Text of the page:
“I really love Roman Polanski and what he does with blocking and camera movement,” Aster explains to Sam Fragoso. “I’m obsessed with Michael Powell and Emeric Pressburger; their worlds are probably my favorite worlds in cinema. Just what they do with matte paintings—it’s a style of filmmaking that doesn’t really exist anymore, although I love the idea of trying to bring it back as much as I can. I certainly love building sets on stages and working that way, and I’m always thinking about Powell and Pressburger’s films. As far as Federico Fellini is concerned, in 8½ the blocking and the camera movement are ecstatic. It’s an ecstatic camera.” To read the full article, click here.

“To diagram the film’s thriller-friendly aesthetics and atmosphere, reports Matthew Jacobs, “Aster wrote a 130-page breakdown, shot by shot: where the camera would go in relation to the actors, how he’d pull off complex stunts, how the music functioned. Because it would cost too much to displace an actual family and redecorate their elegant house, the crew built sets on a Utah soundstage that became a makeshift home last summer. For the most part, it didn’t even have ceilings.” To read the full article, click here.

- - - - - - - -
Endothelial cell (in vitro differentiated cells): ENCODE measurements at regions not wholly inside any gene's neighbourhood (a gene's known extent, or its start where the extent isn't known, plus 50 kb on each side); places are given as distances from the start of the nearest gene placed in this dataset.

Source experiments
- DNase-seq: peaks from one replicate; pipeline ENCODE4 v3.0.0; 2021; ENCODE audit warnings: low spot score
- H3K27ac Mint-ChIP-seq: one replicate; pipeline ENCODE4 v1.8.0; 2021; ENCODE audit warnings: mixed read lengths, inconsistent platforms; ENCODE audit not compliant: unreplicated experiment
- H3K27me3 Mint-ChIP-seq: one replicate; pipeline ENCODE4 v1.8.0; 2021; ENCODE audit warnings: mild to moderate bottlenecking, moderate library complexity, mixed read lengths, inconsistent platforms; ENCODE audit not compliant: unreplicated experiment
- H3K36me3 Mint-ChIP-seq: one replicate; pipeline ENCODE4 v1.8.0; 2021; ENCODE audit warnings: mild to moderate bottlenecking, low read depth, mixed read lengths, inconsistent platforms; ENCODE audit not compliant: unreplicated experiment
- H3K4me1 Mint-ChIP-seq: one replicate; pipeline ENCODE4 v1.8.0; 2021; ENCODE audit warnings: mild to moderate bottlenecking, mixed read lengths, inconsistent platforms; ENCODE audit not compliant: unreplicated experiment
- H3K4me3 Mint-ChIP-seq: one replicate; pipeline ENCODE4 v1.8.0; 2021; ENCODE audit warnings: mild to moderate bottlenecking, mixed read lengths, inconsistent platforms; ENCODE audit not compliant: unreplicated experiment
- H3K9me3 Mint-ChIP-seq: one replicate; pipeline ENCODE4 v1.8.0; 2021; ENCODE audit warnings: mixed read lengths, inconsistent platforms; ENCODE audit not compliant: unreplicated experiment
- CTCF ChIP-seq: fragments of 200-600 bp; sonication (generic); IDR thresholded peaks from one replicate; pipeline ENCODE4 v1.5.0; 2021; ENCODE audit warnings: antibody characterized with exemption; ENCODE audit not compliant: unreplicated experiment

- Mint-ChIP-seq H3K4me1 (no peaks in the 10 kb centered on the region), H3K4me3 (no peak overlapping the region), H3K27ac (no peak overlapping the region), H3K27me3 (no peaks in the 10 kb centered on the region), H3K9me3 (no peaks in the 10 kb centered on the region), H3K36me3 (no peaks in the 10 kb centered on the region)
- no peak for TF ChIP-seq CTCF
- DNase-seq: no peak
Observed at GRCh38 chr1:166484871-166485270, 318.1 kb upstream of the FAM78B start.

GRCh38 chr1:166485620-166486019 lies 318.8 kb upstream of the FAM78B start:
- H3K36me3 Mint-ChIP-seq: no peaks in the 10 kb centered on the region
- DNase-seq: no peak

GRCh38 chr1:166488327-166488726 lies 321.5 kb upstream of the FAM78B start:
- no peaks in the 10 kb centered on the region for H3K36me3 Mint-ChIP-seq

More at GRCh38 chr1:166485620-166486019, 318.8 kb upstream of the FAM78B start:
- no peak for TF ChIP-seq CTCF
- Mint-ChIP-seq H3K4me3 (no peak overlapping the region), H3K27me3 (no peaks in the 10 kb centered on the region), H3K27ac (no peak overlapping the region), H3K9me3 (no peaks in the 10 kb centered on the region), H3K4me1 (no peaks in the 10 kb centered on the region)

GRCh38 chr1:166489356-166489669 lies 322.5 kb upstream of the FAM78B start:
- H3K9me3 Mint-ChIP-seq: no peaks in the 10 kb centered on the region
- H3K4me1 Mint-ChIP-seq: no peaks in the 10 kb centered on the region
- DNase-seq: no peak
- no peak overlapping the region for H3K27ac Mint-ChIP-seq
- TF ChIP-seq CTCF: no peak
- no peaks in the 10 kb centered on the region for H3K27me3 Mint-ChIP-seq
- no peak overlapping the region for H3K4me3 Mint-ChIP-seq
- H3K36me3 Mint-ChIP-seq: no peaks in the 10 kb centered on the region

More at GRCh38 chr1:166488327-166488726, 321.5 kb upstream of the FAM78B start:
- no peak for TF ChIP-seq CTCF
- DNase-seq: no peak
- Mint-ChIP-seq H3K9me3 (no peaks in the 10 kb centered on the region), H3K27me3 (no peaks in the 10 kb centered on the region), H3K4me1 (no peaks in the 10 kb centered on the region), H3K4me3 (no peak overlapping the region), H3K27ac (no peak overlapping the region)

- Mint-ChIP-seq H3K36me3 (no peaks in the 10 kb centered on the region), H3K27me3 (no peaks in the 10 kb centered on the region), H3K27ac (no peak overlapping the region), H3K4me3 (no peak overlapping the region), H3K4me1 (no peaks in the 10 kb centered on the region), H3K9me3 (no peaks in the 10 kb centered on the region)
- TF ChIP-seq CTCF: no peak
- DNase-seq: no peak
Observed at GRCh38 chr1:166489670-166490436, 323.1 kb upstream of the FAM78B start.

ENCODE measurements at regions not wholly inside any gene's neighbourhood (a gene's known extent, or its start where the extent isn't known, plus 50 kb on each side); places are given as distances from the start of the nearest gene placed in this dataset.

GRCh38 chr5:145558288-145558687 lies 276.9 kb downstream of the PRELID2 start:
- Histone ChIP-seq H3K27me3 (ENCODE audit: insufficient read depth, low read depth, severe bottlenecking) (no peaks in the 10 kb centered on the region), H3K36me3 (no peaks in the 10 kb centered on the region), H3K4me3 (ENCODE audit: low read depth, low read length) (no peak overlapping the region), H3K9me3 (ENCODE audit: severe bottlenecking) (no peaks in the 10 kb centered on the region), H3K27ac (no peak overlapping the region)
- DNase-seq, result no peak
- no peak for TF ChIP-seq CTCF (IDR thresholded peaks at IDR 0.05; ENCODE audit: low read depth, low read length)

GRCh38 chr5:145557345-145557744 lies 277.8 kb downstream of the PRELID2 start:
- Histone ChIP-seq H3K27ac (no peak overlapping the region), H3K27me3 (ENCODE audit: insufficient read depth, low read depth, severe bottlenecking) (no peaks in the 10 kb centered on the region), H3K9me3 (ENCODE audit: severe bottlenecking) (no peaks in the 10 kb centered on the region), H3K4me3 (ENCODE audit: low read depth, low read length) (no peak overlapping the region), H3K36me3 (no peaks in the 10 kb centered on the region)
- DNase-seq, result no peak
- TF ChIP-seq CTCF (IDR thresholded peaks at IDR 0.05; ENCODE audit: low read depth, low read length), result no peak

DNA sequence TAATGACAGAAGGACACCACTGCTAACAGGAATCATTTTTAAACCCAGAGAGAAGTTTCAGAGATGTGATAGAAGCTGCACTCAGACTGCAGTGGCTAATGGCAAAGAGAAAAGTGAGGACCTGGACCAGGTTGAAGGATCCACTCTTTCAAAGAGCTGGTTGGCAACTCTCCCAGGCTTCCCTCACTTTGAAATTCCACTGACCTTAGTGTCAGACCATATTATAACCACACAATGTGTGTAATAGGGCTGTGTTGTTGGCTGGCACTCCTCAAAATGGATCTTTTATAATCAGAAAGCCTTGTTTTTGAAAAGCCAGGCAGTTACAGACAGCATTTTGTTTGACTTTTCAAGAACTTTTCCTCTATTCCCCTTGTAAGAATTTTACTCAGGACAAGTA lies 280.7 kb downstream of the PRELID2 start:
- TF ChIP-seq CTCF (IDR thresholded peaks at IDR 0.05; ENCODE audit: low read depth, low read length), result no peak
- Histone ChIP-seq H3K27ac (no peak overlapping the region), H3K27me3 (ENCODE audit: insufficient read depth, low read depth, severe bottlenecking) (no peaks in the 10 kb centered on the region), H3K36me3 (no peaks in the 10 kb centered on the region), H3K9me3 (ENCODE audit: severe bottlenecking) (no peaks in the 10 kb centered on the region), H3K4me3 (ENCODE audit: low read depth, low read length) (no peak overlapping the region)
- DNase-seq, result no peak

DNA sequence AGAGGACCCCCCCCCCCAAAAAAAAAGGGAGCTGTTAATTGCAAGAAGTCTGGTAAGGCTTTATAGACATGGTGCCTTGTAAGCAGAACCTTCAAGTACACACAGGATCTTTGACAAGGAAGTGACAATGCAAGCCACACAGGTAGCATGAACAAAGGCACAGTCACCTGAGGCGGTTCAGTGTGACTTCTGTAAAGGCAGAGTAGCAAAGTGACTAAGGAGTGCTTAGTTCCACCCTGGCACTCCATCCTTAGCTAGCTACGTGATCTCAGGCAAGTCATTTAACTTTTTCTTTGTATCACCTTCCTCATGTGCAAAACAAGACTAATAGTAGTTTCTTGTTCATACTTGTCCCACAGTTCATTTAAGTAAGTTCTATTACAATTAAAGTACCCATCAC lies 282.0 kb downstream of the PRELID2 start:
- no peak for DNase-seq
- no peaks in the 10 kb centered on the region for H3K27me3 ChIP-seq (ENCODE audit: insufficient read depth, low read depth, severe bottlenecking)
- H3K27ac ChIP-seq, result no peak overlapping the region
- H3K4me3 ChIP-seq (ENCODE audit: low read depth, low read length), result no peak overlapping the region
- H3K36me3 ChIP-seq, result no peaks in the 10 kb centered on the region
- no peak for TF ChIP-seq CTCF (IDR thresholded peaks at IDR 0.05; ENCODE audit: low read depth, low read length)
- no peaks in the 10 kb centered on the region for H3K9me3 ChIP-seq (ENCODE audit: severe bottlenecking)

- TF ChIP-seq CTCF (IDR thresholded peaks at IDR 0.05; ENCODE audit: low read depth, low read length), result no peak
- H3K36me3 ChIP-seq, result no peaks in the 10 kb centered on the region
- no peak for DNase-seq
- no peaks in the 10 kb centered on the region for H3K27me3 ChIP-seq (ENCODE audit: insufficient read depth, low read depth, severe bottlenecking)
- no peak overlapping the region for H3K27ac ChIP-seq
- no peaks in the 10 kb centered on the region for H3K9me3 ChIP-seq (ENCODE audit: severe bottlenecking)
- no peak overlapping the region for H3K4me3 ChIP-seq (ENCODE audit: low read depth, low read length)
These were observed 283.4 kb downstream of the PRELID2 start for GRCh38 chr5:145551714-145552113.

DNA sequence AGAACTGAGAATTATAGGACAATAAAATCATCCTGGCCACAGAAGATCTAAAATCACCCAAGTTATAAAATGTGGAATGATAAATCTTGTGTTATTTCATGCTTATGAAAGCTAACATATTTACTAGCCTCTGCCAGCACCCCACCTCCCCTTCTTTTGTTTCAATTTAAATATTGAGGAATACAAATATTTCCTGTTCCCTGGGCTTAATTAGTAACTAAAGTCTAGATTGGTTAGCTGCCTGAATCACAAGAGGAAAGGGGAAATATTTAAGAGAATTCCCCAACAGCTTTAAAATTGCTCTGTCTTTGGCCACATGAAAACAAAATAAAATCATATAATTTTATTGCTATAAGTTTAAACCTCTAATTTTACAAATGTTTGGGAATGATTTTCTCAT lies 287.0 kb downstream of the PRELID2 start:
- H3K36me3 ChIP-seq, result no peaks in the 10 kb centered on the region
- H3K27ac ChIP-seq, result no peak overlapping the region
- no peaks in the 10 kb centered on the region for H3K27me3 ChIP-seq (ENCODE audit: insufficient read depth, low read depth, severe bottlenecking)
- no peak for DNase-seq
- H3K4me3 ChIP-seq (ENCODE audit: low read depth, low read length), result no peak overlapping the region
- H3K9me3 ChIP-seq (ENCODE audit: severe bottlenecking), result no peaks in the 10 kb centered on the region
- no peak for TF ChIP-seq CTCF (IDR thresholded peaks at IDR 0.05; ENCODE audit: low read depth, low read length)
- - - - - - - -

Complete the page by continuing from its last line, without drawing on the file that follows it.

In terms of the creating the visuals, Aster explains that he and cinematographer Pawel Pogorzelski  “talked a lot about wanting to be very bold with the negative space in the film. I think a lot of people have fear over how dark you can go [with your cinematography] without losing the image. We wanted to really push that as far as we could go and be ballsy about it. I think most of the frightening images in the film happen in low light or darkness or shadow.

“Typically, the way we work is that I’m in charge of camera movement and composition, and Pawel’s in charge of lighting,” Aster continues. “And so I’ll often give him references for lighting, but I like to mostly leave him alone. We’ll talk about tone and I’ll point out, ‘For moonlight, look at this film’ or ‘For twilight, look at this film,’ and ‘For lamp light, let’s talk about this.'” To read the full interview, click here.

“Drama was definitely the way I approached my cinematography and the lighting, Pogorzelski says.”But knowing that we’re playing in a horror genre allows me to push that a little bit more. I knew that the audience would forgive if I started going with harder lighting, and a bit more expression as the events move forward in the third act. I definitely did play with that, but it was always grounded in the reality.” To read the full interview, click here.

“Our prime reference for the quality of light in this film was actually in Kieślowski’s Red,” Aster recalls.  “It’s not a likely reference, but it really struck us as the right way to go here, especially with the palette of the house.

“We talked a lot about Polanski as far as camera movement was concerned. We actually talked a lot about Fellini as far as blocking is concerned—8 1/2, Juliet of the Spirits were important references, camera-wise.” To read the full interview, click here